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Regulators powerless on 'bank bundling': ISA

Regulators powerless on 'bank bundling': ISA

Taylee Lewis
— 1 minute read

The prudential and corporate regulators lack the power to penalise banks that 'bundle' superannuation with other services, argues Industry Super Australia (ISA).

ISA chief executive David Whiteley said section 68A of the Superannuation Industry (Supervision) Act 2003 prevents banks from offering business banking discounts in exchange for access to employees’ superannuation.

But Arnold Bloch Leibler, a commercial law firm retained by the ISA to advise on default superannuation, argues there is no civil penalty for a breach of section 68A.

“Employees have little practical recourse if their employer is persuaded to switch their super to one of the bank-owned superannuation funds which, on average, have historically produced lower net returns to members.

“Given such deals are generally commercial in confidence, most employees would not be in a position to prove that incentives were offered to an employer to switch to a bank-owned product,” Arnold Bloch Leibler said.

The recent Financial System Inquiry recommended a review of penalties to ensure regulators are able to hold financial institutions accountable, Mr Whiteley said.

“It would obviously be in the best interests of employees to change the law to prohibit a bank-owned super fund from providing default super services where it is also the provider of business banking services to the employer.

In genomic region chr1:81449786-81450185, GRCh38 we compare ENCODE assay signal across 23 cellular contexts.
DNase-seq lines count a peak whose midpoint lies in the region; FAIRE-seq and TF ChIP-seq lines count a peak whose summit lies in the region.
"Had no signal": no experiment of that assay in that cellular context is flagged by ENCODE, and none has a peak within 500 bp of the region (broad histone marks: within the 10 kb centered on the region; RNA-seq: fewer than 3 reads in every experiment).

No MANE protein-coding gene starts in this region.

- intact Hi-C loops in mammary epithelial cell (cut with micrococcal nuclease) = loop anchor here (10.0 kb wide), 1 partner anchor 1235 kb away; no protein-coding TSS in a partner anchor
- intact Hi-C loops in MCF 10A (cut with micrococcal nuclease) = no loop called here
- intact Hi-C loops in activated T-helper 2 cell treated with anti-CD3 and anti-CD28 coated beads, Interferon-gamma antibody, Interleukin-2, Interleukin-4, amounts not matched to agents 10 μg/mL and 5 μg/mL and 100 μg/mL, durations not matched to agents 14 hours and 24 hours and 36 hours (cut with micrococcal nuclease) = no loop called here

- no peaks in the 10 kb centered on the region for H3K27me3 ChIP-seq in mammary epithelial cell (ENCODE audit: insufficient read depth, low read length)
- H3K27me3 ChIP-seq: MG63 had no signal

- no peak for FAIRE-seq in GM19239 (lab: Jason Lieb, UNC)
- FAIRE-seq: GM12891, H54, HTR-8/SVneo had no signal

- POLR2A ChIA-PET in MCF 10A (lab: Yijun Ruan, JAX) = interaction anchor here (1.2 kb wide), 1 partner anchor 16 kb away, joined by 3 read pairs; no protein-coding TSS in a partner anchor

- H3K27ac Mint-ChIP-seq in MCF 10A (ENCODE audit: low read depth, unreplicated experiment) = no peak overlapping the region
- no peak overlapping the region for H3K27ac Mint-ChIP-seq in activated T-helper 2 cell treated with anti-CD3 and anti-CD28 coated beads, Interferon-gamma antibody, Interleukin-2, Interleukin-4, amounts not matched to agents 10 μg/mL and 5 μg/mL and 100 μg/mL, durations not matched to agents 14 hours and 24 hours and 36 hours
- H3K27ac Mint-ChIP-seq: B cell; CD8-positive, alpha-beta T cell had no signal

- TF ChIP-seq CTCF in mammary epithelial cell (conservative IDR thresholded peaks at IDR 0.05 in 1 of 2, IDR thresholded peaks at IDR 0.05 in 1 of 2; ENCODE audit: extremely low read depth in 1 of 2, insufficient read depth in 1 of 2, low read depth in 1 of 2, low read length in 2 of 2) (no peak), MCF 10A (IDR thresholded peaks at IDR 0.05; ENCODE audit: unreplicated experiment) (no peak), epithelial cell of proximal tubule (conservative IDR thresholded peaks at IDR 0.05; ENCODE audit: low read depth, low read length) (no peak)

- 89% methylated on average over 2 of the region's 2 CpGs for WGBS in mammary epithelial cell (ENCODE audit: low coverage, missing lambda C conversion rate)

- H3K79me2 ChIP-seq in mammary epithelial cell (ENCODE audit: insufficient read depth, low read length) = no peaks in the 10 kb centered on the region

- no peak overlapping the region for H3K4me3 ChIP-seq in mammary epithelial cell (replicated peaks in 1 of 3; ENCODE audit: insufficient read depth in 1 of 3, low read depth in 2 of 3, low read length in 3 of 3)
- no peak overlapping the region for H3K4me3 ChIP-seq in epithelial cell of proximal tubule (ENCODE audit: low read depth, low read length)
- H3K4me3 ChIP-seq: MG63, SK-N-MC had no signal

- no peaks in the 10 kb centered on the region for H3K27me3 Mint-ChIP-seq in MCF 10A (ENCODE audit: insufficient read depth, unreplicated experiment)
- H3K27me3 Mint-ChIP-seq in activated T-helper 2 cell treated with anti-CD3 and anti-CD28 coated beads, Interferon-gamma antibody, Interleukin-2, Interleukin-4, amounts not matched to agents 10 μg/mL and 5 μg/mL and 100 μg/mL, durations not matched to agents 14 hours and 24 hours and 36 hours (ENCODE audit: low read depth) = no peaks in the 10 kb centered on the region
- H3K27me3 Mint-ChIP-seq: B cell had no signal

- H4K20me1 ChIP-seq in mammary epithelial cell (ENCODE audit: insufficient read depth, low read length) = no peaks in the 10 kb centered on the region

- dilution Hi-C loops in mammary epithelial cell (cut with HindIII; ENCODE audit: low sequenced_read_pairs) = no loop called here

“This would ensure some level of consumer protection for around eight million Australians who don’t choose their own super fund and rely on their employer to choose for them,” Mr Whiteley said. 

The supposed ‘bundling’ of business banking has generated fierce debate between the ISA and the retail wealth management lobby group, the Financial Services Council.

Referencing a survey conducted by UMR earlier this month, ISA stated that 26 per cent of the 550 small and medium businesses surveyed reported that a major bank had approached them about transferring employees’ super to a bank-owned fund.

The survey found that 33 per cent of employers were persuaded to change funds.

Moreover, approximately 57 per cent indicated that they are still considering switching to a bank-owned retail fund.

The most common offers made by banks included discounts on business banking and insurance products, the survey found.

 

Regulators powerless on 'bank bundling': ISA
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